LINC00152 silencing downregulates the expression level of MDR1, MRP1 and GSTπ in ovarian cancer cells

The mRNA expression levels of MDR1, MRP1 and GSTπ were detected using RT-qPCR. LINC00152 silencing markedly decreased the level of MDR1, MRP1 and GSTπ expression in COC1 (Fig. 5A) and COC1/DDP (Fig. 5B) cells following exposure to cisplatin. However, knockdown of LINC00152 alone did not affect mRNA expression levels in COC1 cells (Fig. 5A).

Discussion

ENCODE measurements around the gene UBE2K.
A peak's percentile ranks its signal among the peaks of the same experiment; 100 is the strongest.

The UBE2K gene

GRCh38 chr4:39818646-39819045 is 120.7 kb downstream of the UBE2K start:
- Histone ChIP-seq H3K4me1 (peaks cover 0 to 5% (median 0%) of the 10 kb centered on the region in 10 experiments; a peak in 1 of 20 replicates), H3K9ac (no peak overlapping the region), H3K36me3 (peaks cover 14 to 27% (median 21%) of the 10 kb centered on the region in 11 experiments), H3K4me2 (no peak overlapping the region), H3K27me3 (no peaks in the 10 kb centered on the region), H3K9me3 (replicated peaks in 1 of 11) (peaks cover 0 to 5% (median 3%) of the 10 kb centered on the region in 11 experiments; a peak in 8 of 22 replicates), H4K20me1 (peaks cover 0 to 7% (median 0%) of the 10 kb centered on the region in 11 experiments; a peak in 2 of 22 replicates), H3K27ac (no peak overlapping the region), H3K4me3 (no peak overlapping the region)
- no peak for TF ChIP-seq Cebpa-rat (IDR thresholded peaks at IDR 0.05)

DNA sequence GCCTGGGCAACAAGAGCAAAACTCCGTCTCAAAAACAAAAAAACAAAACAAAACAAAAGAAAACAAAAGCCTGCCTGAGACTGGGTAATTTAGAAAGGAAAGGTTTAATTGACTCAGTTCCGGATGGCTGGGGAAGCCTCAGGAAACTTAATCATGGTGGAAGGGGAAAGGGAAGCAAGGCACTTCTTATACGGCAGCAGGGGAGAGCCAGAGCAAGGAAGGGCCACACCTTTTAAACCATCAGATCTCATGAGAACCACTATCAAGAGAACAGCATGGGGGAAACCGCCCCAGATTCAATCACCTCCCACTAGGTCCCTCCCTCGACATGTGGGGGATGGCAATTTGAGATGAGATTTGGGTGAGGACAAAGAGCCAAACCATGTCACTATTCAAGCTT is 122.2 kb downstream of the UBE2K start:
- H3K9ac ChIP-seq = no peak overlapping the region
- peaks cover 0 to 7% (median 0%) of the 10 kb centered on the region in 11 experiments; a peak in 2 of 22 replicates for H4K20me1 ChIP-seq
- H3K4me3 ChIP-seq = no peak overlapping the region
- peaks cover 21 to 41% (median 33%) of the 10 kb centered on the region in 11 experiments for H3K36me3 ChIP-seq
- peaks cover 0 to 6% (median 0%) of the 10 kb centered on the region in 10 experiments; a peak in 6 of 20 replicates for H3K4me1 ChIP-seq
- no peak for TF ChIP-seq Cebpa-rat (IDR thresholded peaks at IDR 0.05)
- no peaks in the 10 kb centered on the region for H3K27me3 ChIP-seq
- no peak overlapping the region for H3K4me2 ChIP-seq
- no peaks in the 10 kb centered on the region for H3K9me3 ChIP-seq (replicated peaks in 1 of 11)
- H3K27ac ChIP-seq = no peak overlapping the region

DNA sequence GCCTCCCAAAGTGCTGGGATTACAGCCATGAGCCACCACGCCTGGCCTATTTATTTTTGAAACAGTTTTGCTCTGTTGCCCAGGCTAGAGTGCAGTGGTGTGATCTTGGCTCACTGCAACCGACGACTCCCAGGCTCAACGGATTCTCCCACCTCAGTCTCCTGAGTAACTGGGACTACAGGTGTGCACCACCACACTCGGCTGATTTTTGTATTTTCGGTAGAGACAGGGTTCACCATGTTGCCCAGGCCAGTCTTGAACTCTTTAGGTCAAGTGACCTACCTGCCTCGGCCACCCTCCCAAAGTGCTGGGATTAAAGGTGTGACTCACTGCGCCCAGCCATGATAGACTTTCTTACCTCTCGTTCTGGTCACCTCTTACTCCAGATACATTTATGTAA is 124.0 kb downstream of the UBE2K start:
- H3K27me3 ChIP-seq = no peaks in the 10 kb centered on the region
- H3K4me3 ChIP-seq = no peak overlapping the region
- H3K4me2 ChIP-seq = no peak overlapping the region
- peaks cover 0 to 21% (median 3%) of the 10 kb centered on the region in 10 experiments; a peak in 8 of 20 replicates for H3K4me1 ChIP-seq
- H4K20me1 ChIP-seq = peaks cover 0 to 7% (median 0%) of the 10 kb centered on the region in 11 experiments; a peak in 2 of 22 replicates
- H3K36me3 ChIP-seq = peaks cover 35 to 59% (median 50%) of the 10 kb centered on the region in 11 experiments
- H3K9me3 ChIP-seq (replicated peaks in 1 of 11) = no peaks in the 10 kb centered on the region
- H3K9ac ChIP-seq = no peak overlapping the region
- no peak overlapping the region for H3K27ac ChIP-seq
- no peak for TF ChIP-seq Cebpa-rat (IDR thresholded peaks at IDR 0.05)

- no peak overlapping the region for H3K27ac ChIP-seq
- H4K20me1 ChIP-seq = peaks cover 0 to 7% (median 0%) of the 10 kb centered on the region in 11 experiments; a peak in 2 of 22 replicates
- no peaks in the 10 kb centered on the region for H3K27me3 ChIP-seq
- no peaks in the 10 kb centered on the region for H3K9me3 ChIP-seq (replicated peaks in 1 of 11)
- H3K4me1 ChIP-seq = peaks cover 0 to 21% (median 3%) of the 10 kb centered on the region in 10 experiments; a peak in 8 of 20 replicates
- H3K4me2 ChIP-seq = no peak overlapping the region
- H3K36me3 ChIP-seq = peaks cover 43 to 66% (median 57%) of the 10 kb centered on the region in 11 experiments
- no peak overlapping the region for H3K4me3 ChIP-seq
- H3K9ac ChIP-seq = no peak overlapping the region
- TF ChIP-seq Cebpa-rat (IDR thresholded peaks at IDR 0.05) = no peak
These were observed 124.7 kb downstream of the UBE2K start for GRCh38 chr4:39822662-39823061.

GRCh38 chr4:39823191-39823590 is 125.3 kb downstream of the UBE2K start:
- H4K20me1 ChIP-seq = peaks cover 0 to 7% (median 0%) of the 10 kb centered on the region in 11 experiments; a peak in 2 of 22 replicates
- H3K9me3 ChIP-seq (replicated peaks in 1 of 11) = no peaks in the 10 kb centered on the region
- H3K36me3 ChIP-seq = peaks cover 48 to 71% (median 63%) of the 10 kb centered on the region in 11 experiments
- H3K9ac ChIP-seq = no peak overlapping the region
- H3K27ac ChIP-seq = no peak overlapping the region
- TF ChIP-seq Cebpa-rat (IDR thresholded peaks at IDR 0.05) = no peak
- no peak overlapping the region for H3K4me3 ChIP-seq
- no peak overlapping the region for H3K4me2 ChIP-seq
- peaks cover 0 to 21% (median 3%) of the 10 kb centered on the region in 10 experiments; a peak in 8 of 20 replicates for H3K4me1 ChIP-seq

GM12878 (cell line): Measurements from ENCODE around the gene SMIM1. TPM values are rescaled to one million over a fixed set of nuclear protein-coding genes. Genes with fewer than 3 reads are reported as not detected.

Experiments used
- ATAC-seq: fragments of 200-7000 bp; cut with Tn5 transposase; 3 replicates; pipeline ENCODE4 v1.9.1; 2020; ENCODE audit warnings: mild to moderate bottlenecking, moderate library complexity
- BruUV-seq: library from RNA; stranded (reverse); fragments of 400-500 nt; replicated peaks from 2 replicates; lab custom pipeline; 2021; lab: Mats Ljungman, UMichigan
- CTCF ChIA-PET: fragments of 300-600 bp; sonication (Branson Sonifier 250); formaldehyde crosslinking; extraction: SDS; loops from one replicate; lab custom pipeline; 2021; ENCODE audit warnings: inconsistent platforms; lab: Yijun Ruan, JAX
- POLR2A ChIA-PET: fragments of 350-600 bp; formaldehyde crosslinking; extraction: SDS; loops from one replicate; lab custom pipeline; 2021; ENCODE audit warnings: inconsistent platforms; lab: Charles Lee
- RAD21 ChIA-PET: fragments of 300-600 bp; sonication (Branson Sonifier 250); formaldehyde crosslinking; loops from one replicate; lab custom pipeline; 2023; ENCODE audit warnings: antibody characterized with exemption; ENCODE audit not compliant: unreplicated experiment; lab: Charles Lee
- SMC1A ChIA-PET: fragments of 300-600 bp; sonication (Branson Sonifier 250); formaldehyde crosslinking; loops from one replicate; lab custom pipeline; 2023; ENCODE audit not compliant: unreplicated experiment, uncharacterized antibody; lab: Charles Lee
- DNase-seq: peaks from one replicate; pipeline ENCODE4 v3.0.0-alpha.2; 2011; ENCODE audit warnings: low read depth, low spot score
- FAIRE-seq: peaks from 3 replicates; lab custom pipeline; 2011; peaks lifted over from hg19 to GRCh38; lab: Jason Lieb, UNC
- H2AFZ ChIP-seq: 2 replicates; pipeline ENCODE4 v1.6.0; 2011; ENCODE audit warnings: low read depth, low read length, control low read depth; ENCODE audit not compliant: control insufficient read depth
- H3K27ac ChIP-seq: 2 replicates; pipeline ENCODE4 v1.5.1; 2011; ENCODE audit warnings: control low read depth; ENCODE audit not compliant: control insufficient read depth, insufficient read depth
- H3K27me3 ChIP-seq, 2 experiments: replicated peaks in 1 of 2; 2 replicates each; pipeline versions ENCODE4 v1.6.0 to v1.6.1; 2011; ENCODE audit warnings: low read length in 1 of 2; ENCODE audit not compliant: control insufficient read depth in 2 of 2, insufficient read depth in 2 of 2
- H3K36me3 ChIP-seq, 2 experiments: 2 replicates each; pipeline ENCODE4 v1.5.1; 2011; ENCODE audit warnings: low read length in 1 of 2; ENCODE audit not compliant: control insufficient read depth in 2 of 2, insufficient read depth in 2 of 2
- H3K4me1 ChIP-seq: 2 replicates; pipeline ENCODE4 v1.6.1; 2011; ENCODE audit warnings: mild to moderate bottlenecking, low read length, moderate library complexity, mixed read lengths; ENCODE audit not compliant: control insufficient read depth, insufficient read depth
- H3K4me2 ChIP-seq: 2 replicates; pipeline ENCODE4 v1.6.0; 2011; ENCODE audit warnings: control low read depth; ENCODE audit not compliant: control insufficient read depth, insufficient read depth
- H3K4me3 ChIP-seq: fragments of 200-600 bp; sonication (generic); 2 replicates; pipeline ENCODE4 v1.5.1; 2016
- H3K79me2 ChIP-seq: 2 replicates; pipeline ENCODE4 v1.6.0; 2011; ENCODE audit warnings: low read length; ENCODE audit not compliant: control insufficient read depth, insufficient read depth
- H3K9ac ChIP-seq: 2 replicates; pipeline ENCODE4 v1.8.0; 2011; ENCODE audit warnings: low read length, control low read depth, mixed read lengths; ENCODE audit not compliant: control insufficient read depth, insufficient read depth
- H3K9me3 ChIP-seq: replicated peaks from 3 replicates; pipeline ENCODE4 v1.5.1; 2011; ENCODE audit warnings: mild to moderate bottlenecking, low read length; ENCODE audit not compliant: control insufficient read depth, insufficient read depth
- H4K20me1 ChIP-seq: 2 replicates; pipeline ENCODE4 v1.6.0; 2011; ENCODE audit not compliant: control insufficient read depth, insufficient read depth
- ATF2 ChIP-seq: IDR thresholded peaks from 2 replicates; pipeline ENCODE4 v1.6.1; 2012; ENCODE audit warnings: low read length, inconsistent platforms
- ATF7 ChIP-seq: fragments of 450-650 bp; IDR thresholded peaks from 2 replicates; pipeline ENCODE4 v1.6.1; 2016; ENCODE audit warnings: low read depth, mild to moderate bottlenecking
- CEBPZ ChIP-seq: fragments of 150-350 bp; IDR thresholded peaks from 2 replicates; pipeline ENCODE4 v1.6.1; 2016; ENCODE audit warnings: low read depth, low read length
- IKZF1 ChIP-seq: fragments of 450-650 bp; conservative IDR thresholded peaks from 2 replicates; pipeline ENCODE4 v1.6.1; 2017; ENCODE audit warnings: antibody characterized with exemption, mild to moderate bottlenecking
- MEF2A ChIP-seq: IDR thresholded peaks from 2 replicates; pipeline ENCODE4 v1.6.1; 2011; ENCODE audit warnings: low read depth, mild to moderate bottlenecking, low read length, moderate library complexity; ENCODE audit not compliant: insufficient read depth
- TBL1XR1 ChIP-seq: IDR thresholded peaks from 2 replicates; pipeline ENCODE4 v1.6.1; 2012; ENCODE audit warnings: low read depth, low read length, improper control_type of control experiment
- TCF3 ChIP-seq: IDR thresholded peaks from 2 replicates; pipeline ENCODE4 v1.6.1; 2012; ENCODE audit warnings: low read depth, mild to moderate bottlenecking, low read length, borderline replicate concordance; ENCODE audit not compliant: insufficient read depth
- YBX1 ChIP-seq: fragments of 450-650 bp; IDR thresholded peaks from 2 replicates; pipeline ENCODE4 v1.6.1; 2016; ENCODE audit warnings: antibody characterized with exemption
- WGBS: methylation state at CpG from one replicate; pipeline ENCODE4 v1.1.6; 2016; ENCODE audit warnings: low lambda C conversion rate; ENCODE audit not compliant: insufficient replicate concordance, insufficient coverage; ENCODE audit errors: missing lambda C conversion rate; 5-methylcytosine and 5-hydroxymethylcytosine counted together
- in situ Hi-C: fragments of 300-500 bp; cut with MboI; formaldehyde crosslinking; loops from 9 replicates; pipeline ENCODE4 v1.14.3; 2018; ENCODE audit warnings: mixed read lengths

At present, the most common treatments for ovarian cancer are surgery and chemotherapy. However, the level of drug resistance in cancer cells has a clear effect on patient prognosis (6,17,18). Accumulating evidence has suggested that numerous lncRNAs are involved in the occurrence and development of ovarian cancer (1921), and that they may considerably affect drug resistance (22). Xu et al (23) indicated that lncRNA EIBC was highly expressed in ovarian cancer tissues, and that the upregulation of EIBC promoted tumor growth and improved cisplatin resistance via inhibiting the Wnt/β-catenin signaling pathway. Wang et al (24) demonstrated that the downregulation of Hox transcript antisense intergenic RNA significantly decreased the levels of cell proliferation and invasion, and reversed cisplatin resistance in SKOV-3CDDP/R cells. In addition, Zhang et al (25) indicated that Linc00312 promoted apoptosis and enhanced cisplatin sensitivity through the Bcl-2/Caspase-3 pathway in SKOV3/DDP cells. These studies indicated that lncRNAs have great potential in the treatment of cisplatin resistance. Another previous study suggested that LINC00152 confers oxaliplatin resistance by regulating the expression of miR-193a-3p, and that it may be an independent prognostic factor for colon cancer (26). Notably, a recent study by Chen et al (12) demonstrated that LINC00152 was upregulated in ovarian cancer tissues and cell lines, and that LINC00152 knockdown promoted apoptosis and inhibited tumor growth, suggesting a pro-cancer effect of LINC00152. To the best of our knowledge, in the present study, the sensitization effect of LINC00152 on cisplatin was evaluated for the first time in ovarian cancer cells. The results indicated that the expression level of LINC00152 was markedly increased in the COC1/DDP cisplatin-resistant cells compared with the cisplatin-sensitive COC1 and normal ovarian cells, concluding that LINC00152 knockdown enhanced cisplatin sensitivity in both COC1 and COC1/DDP cells.